|photo property of Maria Kang at MariaKang.com|
so there is a lot of controversy over this woman's photo, which reads
"What's Your Excuse?" Some are upset and offended and some think those who are
upset or offended are "just jealous."
My take is this: There
are millions of "fitspiration" photos all over the web. I've even shared
some here. They all show women with model bodies. I'd rather see a
photo of an overweight mother who is jogging in the park while pushing
one kid in a stroller and having the other riding a bike beside her with
the words "No excuses" than yet another photo implying "If you only
worked harder, you too could look like this!"
According to the
woman in the middle of the controversy, I not only have more kids than
her, I workout more than she does. And guess what? My body will never
look like hers. Every body is different. Every mind is different.
Healthy on one person will not look the same as healthy on another
Yes, we shouldn't be making excuses not to be as
healthy as we are capable of being. But that doesn't mean we will ever
look like her. And that's a good thing. She suffers from anorexia (or as
she says, she used to suffer from it). Her body should NOT be the
ideal. No one shape should be the ideal.
The problem with these
"fitspiration" photos is that they propagate this unrealistic ideal
body, the same unrealistic ideal body that we women have had thrown in
our faces for decades now by the media. I just want to tell the media,
"Enough! Show me real women of ALL sizes!"
I don't want my
daughters to grow up thinking that their bodies aren't good enough
because photos like these keep circulating around, implying that they
should look more like the photos.
I do, however, understand
what Maria Kang was trying to do with her photo. She was trying to be
motivational. Her intentions were good. And yes, she looks fabulous. So
all of the people being mean to her are misguided. Her intention was
only to say, "Leave your excuses behind and do something." She's trying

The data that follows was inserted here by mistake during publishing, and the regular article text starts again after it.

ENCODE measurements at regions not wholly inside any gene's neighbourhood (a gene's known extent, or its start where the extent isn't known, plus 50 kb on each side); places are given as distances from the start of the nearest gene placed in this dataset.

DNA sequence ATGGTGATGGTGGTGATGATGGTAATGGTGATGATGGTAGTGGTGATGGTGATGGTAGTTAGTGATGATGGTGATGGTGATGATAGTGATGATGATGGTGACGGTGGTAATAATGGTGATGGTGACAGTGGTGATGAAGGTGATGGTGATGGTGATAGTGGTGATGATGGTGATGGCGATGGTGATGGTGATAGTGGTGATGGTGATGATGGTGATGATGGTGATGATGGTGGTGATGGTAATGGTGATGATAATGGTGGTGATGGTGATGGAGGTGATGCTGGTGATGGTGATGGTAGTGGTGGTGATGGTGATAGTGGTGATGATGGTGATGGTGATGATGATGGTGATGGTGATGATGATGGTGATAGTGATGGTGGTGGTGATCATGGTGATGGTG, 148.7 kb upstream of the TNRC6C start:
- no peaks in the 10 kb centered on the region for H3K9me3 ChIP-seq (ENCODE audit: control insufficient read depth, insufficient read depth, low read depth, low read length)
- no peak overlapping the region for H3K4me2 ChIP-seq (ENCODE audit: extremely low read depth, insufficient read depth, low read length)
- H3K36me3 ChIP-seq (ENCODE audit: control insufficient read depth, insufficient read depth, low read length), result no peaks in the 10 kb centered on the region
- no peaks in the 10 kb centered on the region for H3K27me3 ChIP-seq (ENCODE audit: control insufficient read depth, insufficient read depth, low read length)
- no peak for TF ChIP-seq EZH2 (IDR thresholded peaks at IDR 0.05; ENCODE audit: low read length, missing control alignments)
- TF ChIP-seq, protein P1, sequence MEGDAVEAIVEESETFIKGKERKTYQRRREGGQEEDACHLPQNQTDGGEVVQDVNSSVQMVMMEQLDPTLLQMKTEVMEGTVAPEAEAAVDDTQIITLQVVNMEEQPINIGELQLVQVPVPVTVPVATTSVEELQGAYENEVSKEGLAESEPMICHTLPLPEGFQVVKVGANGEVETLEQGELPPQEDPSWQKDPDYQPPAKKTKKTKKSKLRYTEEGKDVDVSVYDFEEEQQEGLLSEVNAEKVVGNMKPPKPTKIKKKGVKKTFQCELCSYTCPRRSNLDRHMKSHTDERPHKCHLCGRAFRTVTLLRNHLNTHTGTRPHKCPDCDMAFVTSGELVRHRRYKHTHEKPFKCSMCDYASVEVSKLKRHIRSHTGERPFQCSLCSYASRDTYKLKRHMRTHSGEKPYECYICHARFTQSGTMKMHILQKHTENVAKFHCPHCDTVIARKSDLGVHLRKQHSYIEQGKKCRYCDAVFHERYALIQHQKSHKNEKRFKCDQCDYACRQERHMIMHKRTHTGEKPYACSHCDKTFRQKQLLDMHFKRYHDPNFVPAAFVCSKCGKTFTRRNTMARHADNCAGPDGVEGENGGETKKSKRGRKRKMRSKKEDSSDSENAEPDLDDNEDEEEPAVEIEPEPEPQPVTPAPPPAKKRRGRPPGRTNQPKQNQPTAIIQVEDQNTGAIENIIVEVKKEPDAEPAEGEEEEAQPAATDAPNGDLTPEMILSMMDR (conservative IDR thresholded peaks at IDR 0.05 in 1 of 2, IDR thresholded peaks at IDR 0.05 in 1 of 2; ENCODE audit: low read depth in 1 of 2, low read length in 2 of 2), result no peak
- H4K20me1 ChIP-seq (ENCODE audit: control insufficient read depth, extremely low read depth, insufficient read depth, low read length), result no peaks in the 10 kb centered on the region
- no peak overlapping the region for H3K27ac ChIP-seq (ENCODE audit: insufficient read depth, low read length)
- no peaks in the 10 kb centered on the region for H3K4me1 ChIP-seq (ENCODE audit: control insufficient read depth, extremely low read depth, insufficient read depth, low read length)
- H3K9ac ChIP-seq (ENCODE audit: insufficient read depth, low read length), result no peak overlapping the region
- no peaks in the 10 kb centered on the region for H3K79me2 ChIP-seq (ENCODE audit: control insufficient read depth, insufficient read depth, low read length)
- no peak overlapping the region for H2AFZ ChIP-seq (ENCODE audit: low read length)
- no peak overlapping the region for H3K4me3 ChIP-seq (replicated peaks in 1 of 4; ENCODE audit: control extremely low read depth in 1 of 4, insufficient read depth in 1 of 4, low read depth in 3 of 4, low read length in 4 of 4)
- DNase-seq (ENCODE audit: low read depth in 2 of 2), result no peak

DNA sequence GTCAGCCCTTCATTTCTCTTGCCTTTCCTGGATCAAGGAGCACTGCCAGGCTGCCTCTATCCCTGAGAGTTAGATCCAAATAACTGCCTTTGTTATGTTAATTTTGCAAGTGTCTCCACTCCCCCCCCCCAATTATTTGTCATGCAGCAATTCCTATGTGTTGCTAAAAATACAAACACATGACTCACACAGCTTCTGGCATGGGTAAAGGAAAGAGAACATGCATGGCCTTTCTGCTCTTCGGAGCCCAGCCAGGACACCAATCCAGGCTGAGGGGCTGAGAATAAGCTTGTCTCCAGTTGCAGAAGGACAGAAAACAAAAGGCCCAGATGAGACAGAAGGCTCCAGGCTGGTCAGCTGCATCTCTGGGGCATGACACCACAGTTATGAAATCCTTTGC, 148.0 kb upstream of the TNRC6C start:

to show that, although she could have used her children as excuses not
to work out, she didn't. It's not entirely her fault that her body fits
perfectly into the media ideal that we are all so tired of being
compared to. So stop hating her.
I have, in the past, made the statement that, "If I can do it, anyone can." I am told now, by others and through comments they have made on similar statements made by someone other than me, that this is not helpful and some are offended by these kinds of statements. So I guess I know where Maria Kang was coming from in a way. I was trying to be inspirational, and for some, that statement made by me WAS inspirational, but for others, it was offensive. I only meant, when I said the phrase, to show how I had overcome many obstacles to achieve what I achieved and that I felt that, as someone who had never really achieved anything beforehand and as someone raising a larger-than-most family, if others could see what I had achieved maybe they could believe in their ability to achieve success too. I did NOT mean to say that there was anything wrong with someone who hadn't achieved the weight loss. I did NOT mean to say that everyone's journey would be anything like my own, and I did NOT mean to say that anyone should be striving to look like me. (Most of you wouldn't want my stretch marks, loose skin or freckles anyway.)